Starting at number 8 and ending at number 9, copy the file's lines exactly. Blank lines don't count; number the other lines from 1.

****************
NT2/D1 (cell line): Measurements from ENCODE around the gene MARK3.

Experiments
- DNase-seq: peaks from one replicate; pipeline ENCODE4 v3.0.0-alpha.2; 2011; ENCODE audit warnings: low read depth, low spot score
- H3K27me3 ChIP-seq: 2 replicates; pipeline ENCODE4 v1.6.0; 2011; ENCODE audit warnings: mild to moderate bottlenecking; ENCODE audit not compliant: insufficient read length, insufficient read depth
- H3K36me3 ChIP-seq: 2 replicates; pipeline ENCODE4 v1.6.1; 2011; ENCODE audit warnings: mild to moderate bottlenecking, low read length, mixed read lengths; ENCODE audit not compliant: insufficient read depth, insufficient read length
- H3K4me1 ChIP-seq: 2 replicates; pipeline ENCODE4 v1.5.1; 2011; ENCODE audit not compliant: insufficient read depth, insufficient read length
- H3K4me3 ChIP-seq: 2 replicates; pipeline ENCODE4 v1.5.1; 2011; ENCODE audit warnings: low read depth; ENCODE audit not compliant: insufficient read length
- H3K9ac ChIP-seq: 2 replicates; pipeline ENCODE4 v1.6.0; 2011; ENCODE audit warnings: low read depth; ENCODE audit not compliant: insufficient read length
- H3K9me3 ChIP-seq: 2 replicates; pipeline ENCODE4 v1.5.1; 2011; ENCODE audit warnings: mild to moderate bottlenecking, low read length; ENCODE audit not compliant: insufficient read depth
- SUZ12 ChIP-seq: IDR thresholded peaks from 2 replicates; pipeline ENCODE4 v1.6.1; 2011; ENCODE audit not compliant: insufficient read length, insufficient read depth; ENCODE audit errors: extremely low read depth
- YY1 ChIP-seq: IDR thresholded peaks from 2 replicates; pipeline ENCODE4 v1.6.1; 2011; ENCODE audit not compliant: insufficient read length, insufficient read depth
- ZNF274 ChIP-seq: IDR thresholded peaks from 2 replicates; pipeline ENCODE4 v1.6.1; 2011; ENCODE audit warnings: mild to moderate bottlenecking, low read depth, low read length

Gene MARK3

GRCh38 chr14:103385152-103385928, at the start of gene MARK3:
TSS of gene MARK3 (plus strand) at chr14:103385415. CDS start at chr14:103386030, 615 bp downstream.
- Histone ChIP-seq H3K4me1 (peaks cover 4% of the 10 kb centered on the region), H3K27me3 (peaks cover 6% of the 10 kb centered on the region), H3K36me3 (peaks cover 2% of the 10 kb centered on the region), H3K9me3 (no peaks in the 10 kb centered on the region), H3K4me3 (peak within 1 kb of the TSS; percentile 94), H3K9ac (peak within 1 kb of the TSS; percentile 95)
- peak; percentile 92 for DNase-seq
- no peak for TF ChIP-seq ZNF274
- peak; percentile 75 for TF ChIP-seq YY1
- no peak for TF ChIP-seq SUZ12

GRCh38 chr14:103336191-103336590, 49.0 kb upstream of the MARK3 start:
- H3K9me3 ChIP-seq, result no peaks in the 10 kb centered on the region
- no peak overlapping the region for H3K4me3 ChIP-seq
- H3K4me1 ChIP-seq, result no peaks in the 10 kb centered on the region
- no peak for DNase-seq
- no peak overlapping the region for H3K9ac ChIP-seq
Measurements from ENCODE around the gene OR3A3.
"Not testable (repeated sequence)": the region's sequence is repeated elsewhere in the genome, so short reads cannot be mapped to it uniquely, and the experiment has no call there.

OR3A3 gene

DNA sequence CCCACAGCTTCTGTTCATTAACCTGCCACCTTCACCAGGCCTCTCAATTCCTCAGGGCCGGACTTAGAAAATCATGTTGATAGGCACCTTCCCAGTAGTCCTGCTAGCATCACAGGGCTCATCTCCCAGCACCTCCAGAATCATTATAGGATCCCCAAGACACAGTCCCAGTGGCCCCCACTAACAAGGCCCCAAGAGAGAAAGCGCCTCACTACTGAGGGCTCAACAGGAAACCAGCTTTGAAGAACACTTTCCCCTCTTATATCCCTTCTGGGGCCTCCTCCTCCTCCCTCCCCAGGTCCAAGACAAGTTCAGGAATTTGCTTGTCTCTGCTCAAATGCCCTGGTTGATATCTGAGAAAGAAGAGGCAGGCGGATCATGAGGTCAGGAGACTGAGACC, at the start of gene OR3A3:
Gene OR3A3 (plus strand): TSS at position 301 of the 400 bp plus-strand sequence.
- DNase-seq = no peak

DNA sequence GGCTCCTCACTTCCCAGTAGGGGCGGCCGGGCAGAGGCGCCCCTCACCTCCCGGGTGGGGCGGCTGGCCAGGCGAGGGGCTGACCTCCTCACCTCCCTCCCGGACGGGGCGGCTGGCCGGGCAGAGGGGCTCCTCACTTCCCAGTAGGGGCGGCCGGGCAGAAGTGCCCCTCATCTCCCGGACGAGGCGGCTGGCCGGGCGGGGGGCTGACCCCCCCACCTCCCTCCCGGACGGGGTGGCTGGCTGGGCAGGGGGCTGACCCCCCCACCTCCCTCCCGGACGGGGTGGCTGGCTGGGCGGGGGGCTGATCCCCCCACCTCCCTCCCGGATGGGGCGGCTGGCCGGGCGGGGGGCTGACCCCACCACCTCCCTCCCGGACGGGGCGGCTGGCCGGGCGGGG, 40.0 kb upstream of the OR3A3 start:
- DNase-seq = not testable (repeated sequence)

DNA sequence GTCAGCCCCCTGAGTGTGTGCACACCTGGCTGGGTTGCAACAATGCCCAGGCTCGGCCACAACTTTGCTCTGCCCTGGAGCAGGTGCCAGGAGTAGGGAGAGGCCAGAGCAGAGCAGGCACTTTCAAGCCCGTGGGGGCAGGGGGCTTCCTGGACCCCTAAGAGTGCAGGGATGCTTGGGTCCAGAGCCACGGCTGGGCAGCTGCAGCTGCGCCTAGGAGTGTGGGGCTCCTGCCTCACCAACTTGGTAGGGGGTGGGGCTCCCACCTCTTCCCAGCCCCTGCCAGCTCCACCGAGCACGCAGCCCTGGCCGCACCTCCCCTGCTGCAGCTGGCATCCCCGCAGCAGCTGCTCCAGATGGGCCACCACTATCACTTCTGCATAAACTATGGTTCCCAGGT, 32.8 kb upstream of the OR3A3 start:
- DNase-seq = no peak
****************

- H3K9ac ChIP-seq: 2 replicates; pipeline ENCODE4 v1.6.0; 2011; ENCODE audit warnings: low read depth; ENCODE audit not compliant: insufficient read length
- H3K9me3 ChIP-seq: 2 replicates; pipeline ENCODE4 v1.5.1; 2011; ENCODE audit warnings: mild to moderate bottlenecking, low read length; ENCODE audit not compliant: insufficient read depth